Caroline Kent Becomes 2019 Chicago Awards Finalist

By Claire Selvin

 

 

The New York–based organization Artadia has revealed the five finalists for its annual Chicago awards, which give unrestricted funds to artists who have lived in the Windy City for more than two years. Those finalists—Bethany Collins, Assaf Evron, Brendan Fernandes, Caroline Kent, and Alice Tippit—will receive studio visits with second-round jurors, who will then select two awardees to receive $10,000 each.

 

Collins is a multidisciplinary artist whose work often focuses on interactions between race and language. Her practice spans drawing, printmaking, sculpture, and performance, and she has had solo exhibitions at the Center for Book Arts in New York, Locust Projects in Miami, Atlanta Contemporary Art Center in Georgia, and elsewhere. Works by Collins have also figured in group exhibitions at the DePaul Art Museum in Chicago, the Studio Museum in Harlem, the Drawing Center in New York, and the Eli and Edythe Broad Art Museum at Michigan State University.

 

Evron explores the histories of modernism, the construction of identities, migrations of people, ideas, and images, and representations of democracy. He currently teaches at the School of the Art Institute of Chicago, and he will have a solo exhibition at the Museum of Contemporary Art Chicago in the fall.

 

Projects by Fernandes, whose performance-installation The Master and Form (2019) is on view in the current Whitney Biennial, frequently combine dance and sculpture. His works, which address race, queer culture, migration, and protest, among other subjects, have been shown at the Guggenheim Museum and the Museum of Modern Art in New York, the Getty Museum in Los Angeles, and the National Gallery of Canada in Ottawa. Fernandes has forthcoming exhibitions at the MCA Chicago, the Noguchi Museum in New York, the Smithsonian Museum of American Art in Washington, D.C., and elsewhere.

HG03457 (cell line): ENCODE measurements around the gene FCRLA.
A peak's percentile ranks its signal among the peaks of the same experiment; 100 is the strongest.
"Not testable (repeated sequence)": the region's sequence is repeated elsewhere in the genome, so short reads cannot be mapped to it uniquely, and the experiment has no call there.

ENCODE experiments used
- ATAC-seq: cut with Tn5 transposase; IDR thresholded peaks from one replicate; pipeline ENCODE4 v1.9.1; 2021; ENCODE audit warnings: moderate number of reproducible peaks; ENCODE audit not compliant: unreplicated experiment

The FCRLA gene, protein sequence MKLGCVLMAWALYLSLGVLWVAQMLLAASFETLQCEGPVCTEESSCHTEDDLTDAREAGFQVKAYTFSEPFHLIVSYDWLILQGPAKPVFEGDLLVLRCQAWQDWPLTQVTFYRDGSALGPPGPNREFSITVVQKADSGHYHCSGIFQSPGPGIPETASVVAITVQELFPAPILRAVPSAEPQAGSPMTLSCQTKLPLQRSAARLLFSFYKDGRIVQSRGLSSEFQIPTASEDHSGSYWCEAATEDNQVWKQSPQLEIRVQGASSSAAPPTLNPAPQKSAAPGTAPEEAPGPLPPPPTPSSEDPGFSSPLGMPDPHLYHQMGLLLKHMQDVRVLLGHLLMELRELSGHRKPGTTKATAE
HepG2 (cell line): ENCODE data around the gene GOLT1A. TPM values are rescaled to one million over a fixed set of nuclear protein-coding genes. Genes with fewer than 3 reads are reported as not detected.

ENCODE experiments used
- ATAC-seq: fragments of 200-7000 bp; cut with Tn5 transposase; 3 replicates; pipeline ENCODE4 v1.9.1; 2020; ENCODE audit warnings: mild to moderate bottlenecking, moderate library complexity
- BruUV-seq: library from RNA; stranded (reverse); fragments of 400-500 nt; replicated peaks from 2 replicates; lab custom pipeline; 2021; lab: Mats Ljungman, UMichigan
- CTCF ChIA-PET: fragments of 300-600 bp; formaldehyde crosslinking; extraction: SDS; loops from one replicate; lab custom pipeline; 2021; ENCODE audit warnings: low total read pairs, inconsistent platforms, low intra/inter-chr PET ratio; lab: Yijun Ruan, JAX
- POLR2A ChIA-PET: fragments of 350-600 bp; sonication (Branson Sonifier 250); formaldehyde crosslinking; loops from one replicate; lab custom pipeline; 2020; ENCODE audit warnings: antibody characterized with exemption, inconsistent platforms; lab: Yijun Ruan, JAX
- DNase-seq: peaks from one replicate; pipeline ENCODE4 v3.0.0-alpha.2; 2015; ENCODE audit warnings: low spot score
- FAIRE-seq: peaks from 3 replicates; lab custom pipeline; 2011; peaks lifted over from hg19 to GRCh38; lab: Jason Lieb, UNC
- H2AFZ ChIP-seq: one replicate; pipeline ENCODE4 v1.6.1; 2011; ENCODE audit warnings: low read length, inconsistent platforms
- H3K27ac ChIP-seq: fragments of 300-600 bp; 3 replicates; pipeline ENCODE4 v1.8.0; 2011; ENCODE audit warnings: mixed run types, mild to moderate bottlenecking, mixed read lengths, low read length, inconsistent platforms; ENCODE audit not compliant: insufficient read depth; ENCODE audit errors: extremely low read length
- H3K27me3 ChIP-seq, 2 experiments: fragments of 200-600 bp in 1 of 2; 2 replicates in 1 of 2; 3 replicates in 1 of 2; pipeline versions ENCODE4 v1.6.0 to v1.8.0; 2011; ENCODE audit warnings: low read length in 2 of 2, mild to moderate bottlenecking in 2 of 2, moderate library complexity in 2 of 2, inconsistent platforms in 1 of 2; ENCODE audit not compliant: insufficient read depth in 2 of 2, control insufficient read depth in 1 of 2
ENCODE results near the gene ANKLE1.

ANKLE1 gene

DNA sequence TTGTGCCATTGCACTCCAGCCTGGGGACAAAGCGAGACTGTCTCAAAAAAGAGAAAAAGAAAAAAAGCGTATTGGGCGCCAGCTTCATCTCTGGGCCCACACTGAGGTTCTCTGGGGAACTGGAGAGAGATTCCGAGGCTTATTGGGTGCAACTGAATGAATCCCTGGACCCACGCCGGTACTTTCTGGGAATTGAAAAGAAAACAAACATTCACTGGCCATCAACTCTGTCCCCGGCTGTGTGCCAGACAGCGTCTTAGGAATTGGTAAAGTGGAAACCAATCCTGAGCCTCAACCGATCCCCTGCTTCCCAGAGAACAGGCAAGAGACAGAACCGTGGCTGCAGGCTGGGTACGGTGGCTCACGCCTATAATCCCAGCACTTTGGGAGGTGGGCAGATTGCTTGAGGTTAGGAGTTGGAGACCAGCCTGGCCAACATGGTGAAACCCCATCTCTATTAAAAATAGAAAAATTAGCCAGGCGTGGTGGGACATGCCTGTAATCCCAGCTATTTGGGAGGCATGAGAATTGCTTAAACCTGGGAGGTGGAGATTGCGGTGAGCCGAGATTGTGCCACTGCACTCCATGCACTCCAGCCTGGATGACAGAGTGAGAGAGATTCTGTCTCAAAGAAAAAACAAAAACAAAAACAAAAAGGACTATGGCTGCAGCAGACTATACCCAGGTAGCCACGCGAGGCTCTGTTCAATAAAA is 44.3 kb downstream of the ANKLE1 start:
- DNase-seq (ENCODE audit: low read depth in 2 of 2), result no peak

Kent creates paintings and text-based works, which have been exhibited at the Flag Art Foundation in New York, the Walker Art Center in Minneapolis, and other venues. She has also received awards from the Pollock-Krasner Foundation, the Jerome Foundation, and the McKnight Foundation.

 

Tippit’s paintings, which have previously been on view at Anton Kern Gallery in New York and Kimmerich in Berlin, along with other international enterprises, ruminate on language and meaning.

 

The jury that chose this group of finalists included Ylinka Barotto, assistant curator at the Solomon R. Guggenheim Museum and Foundation; Ian Berry, director of the Frances Young Tang Teaching Museum and Art Gallery at Skidmore College in Saratoga Springs, New York; and Grace Deveney, assistant curator at the MCA Chicago.

 

In a statement, Barotto said, “The work of the group of finalists is prescient, innovative, and engaging. Furthermore, each of the finalists in their unique way raises intriguing and pressing questions through a considerate investigation of mediums.”